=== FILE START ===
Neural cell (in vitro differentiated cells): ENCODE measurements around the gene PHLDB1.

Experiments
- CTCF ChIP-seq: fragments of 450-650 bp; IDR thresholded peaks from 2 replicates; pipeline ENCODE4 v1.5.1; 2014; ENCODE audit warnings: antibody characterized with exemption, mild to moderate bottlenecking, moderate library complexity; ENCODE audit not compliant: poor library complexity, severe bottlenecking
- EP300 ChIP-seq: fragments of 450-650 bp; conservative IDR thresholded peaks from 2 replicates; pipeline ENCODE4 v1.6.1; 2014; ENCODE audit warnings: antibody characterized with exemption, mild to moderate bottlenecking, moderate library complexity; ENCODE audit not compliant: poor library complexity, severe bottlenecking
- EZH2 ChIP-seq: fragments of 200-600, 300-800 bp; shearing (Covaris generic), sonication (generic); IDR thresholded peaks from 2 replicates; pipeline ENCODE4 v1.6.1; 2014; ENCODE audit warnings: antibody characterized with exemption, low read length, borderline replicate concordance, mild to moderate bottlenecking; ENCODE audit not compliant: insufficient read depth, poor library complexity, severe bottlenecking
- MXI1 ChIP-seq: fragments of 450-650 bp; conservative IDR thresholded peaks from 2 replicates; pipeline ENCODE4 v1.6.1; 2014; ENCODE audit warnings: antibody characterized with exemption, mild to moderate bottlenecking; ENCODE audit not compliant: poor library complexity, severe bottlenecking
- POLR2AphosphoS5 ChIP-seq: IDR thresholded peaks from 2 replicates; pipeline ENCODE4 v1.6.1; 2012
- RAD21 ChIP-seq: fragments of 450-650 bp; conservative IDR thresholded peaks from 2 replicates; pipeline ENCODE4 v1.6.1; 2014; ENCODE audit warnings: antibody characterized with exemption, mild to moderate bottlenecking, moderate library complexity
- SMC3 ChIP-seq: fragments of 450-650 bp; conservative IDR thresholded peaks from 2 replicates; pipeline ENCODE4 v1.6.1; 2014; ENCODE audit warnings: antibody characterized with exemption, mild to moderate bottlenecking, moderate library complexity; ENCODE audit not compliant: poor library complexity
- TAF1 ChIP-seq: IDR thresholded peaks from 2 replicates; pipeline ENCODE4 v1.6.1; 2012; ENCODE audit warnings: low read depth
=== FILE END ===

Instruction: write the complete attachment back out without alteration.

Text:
Neural cell (in vitro differentiated cells): ENCODE measurements around the gene PHLDB1.

Experiments
- CTCF ChIP-seq: fragments of 450-650 bp; IDR thresholded peaks from 2 replicates; pipeline ENCODE4 v1.5.1; 2014; ENCODE audit warnings: antibody characterized with exemption, mild to moderate bottlenecking, moderate library complexity; ENCODE audit not compliant: poor library complexity, severe bottlenecking
- EP300 ChIP-seq: fragments of 450-650 bp; conservative IDR thresholded peaks from 2 replicates; pipeline ENCODE4 v1.6.1; 2014; ENCODE audit warnings: antibody characterized with exemption, mild to moderate bottlenecking, moderate library complexity; ENCODE audit not compliant: poor library complexity, severe bottlenecking
- EZH2 ChIP-seq: fragments of 200-600, 300-800 bp; shearing (Covaris generic), sonication (generic); IDR thresholded peaks from 2 replicates; pipeline ENCODE4 v1.6.1; 2014; ENCODE audit warnings: antibody characterized with exemption, low read length, borderline replicate concordance, mild to moderate bottlenecking; ENCODE audit not compliant: insufficient read depth, poor library complexity, severe bottlenecking
- MXI1 ChIP-seq: fragments of 450-650 bp; conservative IDR thresholded peaks from 2 replicates; pipeline ENCODE4 v1.6.1; 2014; ENCODE audit warnings: antibody characterized with exemption, mild to moderate bottlenecking; ENCODE audit not compliant: poor library complexity, severe bottlenecking
- POLR2AphosphoS5 ChIP-seq: IDR thresholded peaks from 2 replicates; pipeline ENCODE4 v1.6.1; 2012
- RAD21 ChIP-seq: fragments of 450-650 bp; conservative IDR thresholded peaks from 2 replicates; pipeline ENCODE4 v1.6.1; 2014; ENCODE audit warnings: antibody characterized with exemption, mild to moderate bottlenecking, moderate library complexity
- SMC3 ChIP-seq: fragments of 450-650 bp; conservative IDR thresholded peaks from 2 replicates; pipeline ENCODE4 v1.6.1; 2014; ENCODE audit warnings: antibody characterized with exemption, mild to moderate bottlenecking, moderate library complexity; ENCODE audit not compliant: poor library complexity
- TAF1 ChIP-seq: IDR thresholded peaks from 2 replicates; pipeline ENCODE4 v1.6.1; 2012; ENCODE audit warnings: low read depth